We find this argument untenable. It misconstrues Williams and our holding under Butler. In those cases federal prosecutors, by use of the ACA, attempted to redefine federal crimes by adding new elements to the crimes by use of state law. This is in clear violation of the ACA. In the present case there is no federal statute which makes the escape from state or tribal authority in Indian country a federal crime. Section 751 punishes only those escapees who were originally confined or in custody under federal law in the sense that they were held in the custody of the Attorney General or in custody by an order or process issued under the laws of the United States by a competent court or official. The generic crime covered is not just escape, but escape from federal custody. Section 751 does not punish escapees from state custody, even though the escape is from a facility on federal land. Thus, there is no duplication even in a generic sense of the crimes involved. Federal prosecution is necessitated because the escape occurred on a federal reservation. Since there exists no congressional enactment punishing the act in question the ACA is clearly applicable.5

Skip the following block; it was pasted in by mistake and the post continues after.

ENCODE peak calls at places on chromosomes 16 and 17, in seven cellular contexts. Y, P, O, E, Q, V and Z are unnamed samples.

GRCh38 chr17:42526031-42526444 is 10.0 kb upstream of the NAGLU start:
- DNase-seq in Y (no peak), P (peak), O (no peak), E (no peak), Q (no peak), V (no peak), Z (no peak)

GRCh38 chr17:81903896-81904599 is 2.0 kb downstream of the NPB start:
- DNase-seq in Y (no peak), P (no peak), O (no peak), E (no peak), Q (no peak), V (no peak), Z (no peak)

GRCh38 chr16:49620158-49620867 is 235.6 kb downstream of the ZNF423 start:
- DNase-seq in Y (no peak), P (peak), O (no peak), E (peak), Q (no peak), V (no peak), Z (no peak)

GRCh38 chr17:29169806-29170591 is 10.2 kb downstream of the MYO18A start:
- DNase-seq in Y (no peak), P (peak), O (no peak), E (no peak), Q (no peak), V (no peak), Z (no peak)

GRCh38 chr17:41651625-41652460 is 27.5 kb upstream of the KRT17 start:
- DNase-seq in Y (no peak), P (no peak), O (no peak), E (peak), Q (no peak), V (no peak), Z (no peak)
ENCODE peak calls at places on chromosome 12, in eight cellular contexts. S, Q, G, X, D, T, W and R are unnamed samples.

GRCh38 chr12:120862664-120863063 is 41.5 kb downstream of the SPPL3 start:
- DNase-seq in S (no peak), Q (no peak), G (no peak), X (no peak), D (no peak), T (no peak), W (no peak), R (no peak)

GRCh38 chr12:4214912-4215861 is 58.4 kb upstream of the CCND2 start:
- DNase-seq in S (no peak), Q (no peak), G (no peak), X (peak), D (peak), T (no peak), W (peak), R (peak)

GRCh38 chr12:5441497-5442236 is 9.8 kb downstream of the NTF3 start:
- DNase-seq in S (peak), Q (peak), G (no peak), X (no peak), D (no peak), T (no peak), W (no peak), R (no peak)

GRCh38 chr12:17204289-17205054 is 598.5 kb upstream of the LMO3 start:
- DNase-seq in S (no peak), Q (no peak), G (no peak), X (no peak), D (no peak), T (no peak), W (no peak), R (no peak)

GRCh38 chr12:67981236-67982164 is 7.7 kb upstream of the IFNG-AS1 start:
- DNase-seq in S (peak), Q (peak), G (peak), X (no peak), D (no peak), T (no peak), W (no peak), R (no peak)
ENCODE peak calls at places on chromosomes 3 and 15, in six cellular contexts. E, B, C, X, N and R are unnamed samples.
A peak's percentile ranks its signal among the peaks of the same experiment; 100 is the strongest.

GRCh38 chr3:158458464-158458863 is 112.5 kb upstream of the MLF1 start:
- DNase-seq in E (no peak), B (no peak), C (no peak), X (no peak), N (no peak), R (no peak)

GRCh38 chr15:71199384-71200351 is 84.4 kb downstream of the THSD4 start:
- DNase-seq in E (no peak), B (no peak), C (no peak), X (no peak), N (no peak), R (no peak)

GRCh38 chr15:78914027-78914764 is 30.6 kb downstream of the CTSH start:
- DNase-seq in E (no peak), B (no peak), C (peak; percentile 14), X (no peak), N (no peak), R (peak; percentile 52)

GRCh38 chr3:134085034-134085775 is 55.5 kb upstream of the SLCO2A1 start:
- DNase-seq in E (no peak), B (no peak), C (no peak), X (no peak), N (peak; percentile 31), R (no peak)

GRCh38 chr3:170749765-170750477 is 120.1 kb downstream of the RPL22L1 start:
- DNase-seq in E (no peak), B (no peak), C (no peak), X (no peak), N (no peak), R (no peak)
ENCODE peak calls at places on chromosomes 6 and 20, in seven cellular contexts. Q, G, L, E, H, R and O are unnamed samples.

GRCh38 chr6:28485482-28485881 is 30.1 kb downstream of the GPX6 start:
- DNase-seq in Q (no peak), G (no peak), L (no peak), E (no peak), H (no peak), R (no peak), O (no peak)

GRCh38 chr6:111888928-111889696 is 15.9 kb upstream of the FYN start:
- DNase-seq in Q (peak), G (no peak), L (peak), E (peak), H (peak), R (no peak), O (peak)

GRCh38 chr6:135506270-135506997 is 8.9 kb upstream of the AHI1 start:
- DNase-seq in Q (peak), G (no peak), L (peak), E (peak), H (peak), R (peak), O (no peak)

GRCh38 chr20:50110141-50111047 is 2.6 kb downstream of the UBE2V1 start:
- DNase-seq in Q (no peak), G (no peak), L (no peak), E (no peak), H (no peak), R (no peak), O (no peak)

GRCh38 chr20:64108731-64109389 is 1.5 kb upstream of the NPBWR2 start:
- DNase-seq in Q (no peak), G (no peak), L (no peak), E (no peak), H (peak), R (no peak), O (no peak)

No conflict exists between section 751 and the assimilation of S.D. Compiled Laws Ann. § 22-11A-2.6 In the absence of such conflict, we cannot infer from the congressional prohibition of escape from federal custody that Congress intended to exempt from federal prosecution persons who escape from the custody of state officials while on federal reservations. We conclude federal prosecution under the ACA and S.D. Compiled Laws Ann. § 22-11A-2 is not preempted by section 751.7
2. Offenses By One Indian Against Another.